During this stage, I also try to evaluate how successful they have been in making progress on key problems in prior career stages by scanning letters of reference and scanning additional papers by the applicant (and often in the field of the applicant).

I also want to clarify what I look for in reference letters, even though they are a minor factor relative to the research proposal and papers of the applicant. It’s common for every applicant to be described as “the best person who has passed through the lab in years,” so overall praise isn’t the differentiator for me. Instead, I focus on three key things:

1 - Context for the scientific barrier the candidate overcame in their prior work.

2 - Discussion of how the candidate’s FUTURE work will differentiate from the thrust of their current lab.

3 - Corroborating data on teaching, mentorship, and outreach.

Letters can add depth to these three dimensions, but rarely detract from them. While it’s not a strict requirement, a well-crafted letter that resonates on these three issues can be immensely helpful in painting a comprehensive picture of the candidate.

This overall step of evaluating the research statement and papers (with a scan of letters of references and other papers) is time-intensive, taking approximately 20 to 40 minutes per candidate. However, this is the point where I decide if a candidate should be evaluated by the entire committee, generally nominating about 10-15 candidates.

At this point, I also get the short list of other members of the committee. Some of my colleagues may weigh other factors such as the prestige of journals where the applicant has published, their academic pedigree, or the likelihood of securing funding. This diversity in evaluation criteria is a strength of a committee approach, provided we are all aware of and acknowledge our biases. We typically get about 100-300 applicants in a cycle, but there is usually a significant overlap in shortlists. Generally, the committee process leads to a shortlist of ~25 candidates.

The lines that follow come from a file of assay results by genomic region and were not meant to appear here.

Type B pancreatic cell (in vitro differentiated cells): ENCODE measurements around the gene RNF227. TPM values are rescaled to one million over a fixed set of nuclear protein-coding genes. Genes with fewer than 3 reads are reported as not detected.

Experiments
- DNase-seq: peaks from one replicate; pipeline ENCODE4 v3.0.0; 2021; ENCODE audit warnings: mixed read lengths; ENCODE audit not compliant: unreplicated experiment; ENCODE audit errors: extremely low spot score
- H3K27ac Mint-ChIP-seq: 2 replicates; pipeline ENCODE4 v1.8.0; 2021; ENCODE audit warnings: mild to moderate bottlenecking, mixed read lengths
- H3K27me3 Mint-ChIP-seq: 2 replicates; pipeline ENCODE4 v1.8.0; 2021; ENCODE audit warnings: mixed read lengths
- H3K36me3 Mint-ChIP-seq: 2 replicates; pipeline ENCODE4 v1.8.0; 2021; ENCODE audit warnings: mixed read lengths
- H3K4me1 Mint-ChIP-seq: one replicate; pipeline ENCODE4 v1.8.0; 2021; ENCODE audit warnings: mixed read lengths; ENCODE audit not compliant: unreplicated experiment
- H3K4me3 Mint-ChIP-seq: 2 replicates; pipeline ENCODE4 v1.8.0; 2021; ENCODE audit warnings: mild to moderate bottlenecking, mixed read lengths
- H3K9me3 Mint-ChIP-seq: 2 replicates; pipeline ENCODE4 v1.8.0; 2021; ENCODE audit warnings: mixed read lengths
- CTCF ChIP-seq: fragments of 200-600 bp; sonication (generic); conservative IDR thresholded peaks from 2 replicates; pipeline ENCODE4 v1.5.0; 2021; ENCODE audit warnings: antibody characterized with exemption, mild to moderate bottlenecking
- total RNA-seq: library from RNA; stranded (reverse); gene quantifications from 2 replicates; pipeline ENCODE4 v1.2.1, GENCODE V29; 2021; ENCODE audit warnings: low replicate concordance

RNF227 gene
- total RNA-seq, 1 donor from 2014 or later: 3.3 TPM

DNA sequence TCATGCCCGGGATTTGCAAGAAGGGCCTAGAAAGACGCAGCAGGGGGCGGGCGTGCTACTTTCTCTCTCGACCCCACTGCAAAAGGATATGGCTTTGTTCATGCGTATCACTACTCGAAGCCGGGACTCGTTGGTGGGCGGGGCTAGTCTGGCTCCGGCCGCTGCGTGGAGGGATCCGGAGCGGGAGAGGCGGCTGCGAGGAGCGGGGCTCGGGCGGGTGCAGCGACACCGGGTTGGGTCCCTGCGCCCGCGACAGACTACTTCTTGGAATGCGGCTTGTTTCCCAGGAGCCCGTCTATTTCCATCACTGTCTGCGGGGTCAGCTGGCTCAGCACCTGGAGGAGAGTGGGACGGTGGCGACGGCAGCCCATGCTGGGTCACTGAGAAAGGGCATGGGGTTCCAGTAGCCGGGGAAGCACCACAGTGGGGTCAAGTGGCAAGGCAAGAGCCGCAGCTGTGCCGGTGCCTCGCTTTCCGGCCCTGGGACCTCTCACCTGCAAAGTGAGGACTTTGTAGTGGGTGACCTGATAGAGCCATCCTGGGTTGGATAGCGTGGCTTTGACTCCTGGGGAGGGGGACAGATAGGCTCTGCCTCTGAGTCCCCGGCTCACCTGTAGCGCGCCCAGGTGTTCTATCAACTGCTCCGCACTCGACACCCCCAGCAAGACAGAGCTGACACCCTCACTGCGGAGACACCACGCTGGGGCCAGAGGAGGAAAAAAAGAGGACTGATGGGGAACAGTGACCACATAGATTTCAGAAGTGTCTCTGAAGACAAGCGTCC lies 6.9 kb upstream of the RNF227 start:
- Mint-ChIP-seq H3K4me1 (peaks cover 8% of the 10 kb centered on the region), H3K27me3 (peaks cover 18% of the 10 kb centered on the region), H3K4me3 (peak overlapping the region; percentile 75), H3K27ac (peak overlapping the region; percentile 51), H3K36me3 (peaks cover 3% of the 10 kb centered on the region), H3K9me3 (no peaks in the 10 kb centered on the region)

The next step involves a deeper reflection on each shortlisted application. I spend an additional 30 minutes per application, contemplating the fit of the research statement with our institution and gauging my excitement level about the proposed research. I again consider the DEI and teaching/mentoring efforts. My aim is to identify 5 to 7 applicants that I am extremely enthusiastic about, 10 applicants that I am open to learning more about if other committee members are sufficiently enthusiastic, and 5 to 10 applicants that I am skeptical about but am willing to be convinced by other committee members.

Finally, we (the hiring committee) engage in a comprehensive discussion and ranking process. Each committee member presents their shortlisted candidates, and we collectively rank them for zoom and/or on-site interviews. This process tries to offer a balanced assessment of each candidate, helping us identify the most promising faculty members for UCSF.

In conclusion, my approach to faculty application evaluation is designed to be rigorous and thorough, while being efficient and minimizing proxies of prestige like journal name or institution. I’m cognizant that I have my own implicit and explicit biases, but what is outlined here is a reflection of how I try to identify candidates who not only excel in their research but also share our values. I believe it’s important to share my process, not as a standard, but as an example of one possible approach. I encourage anyone serving on a hiring committee to outline their own unique criteria and detail the process they use to arrive at a shortlist.

Thank you to Prachee Avasthi, Zara Weinberg, Willow Coyote-Maestas, Stephanie Wankowicz, Chuck Sanders, Brian Kelch, and Jeanne Hardy for feedback and discussions about this topic.